I've always felt that I could live in rural Korea if not for its jarring lack of good coffee, and I wasn't thrilled at having to settle for canned coffee down in Gurye. As an aside, the bus ride to Nogodan from Gurye is an hour through beautiful scenery and awe-inspiring mountain roads, well worth it if you're ever there. It wasn't easy for me to walk past this cafe in the sky, about the only time that an overpriced Americano at Angel-in-us might ever be worth it.

It's 5.6 km from this cafe by the bus stop to the Nogodan altar proper. You'll be surrounded by children, couples in casual wear and so on, though it's an easy but steep hike. From here, you'll get on the ridge going towards Cheonwangbong, the peak of Jirisan, with a sign informing you that you're 25 km away. There are signs probably every kilometre from here on out.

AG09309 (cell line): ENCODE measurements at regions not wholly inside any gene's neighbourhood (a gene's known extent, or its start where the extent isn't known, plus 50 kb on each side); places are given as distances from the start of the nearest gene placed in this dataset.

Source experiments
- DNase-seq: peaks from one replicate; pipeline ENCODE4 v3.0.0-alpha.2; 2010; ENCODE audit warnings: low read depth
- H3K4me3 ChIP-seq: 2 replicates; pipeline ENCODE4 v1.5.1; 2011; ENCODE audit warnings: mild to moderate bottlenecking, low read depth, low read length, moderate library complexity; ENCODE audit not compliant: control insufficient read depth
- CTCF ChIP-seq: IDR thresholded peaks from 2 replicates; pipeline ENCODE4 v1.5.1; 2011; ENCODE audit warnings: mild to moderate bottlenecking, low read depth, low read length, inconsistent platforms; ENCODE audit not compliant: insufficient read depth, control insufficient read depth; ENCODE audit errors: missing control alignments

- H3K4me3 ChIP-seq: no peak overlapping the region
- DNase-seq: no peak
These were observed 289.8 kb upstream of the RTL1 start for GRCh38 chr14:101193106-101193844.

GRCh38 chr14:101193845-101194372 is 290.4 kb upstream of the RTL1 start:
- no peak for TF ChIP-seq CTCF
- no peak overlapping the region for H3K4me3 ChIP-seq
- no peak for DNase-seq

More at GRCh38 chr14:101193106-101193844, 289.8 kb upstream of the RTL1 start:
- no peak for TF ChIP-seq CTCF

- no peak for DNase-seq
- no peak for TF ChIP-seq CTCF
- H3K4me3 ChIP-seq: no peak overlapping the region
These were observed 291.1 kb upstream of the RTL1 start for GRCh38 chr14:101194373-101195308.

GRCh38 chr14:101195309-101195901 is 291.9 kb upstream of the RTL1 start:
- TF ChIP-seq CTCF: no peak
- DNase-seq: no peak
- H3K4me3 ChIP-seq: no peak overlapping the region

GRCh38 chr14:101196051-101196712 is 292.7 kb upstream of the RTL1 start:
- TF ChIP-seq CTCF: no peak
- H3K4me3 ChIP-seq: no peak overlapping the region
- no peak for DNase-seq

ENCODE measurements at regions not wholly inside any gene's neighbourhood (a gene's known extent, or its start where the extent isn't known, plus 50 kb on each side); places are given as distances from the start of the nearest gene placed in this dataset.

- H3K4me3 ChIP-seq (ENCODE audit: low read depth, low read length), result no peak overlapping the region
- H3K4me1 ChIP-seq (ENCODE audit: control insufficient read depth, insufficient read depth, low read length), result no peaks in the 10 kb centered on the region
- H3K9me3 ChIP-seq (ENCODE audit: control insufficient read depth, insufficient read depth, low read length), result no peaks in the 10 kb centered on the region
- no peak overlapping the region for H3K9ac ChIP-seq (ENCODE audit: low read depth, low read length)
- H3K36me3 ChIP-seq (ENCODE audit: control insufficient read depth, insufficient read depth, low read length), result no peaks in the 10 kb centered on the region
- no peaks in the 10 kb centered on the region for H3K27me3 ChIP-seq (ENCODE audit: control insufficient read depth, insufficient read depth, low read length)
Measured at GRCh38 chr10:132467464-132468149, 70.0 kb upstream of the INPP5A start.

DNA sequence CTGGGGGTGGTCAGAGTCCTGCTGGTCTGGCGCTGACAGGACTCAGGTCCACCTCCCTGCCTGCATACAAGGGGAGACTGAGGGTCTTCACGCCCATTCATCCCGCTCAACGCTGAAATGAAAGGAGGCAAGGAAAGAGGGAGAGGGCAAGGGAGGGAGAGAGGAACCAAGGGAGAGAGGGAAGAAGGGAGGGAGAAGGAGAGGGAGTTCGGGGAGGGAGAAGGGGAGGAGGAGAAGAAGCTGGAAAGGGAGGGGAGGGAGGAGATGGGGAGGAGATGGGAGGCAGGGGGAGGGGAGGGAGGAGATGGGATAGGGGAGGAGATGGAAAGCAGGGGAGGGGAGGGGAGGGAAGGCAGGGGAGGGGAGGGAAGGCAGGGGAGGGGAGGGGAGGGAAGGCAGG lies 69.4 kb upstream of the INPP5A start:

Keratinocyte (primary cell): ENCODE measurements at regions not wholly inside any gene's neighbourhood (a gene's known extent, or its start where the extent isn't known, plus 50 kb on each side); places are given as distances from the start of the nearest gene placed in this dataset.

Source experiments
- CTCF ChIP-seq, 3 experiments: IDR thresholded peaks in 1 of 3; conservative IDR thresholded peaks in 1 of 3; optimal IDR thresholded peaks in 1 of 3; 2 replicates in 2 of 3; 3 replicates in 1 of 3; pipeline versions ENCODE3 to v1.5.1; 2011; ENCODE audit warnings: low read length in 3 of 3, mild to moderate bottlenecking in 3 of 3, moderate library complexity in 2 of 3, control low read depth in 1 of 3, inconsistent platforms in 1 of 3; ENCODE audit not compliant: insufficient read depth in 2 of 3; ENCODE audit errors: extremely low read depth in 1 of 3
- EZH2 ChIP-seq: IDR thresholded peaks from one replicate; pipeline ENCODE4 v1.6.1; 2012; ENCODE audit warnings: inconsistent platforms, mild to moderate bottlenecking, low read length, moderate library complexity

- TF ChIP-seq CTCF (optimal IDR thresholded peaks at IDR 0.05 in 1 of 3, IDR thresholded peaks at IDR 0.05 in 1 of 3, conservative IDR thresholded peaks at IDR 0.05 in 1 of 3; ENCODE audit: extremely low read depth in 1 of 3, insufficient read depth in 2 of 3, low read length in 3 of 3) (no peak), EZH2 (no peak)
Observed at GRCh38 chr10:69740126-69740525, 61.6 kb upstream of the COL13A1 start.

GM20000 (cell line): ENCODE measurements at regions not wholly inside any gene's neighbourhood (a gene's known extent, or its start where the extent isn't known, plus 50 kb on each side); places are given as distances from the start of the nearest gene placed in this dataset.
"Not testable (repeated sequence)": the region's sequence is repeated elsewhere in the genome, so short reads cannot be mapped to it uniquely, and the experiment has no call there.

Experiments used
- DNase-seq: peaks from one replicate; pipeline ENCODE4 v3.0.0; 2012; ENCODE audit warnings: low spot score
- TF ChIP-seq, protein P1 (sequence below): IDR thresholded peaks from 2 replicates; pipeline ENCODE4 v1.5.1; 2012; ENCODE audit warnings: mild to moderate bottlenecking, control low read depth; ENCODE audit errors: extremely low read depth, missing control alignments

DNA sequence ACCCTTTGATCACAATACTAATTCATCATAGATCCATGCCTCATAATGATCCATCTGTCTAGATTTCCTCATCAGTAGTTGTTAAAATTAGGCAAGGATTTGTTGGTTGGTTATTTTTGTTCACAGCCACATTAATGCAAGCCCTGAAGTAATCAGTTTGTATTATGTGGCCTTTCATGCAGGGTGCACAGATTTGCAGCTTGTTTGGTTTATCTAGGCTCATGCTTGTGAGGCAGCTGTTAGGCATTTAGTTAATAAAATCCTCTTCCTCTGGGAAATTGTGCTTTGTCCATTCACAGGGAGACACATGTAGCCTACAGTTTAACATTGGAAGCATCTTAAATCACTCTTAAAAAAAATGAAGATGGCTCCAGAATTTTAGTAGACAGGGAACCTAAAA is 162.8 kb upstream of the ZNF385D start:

It had rained in the days before I got there, but mercifully not while I was there. There were plenty of clouds and, starting at about 2 pm, an ominous fog that made me wish I had picked an easier way to spend my vacation. I took lots of breaks but didn't eat much, reaching the Byeoksoryeong shelter after 18 km and 7 hours of walking.



Jirisan has recently reintroduced black bears into its vast wilderness. They go to pains to counter the impression given in the media that the bears are cute.


The walk from Nogodan to Byeoksoryeong is more or less flat, but the last few kilometres before Byeoksoryeong were quite challenging and made harder still by how tired my legs were.




As this sign shows, Byeoksoryeong is about the halfway point on the ridge. Many people left the shelter at around midnight to walk to the top before sunrise.

If you've never stayed in a shelter on a mountain, it's actually quite nice. They sell food and other supplies. The shelter itself is very clean considering the fact that it's on a mountain and full of mud-caked hikers. There's wifi if you have an account with Olleh and if you don't, there are still cell phone chargers.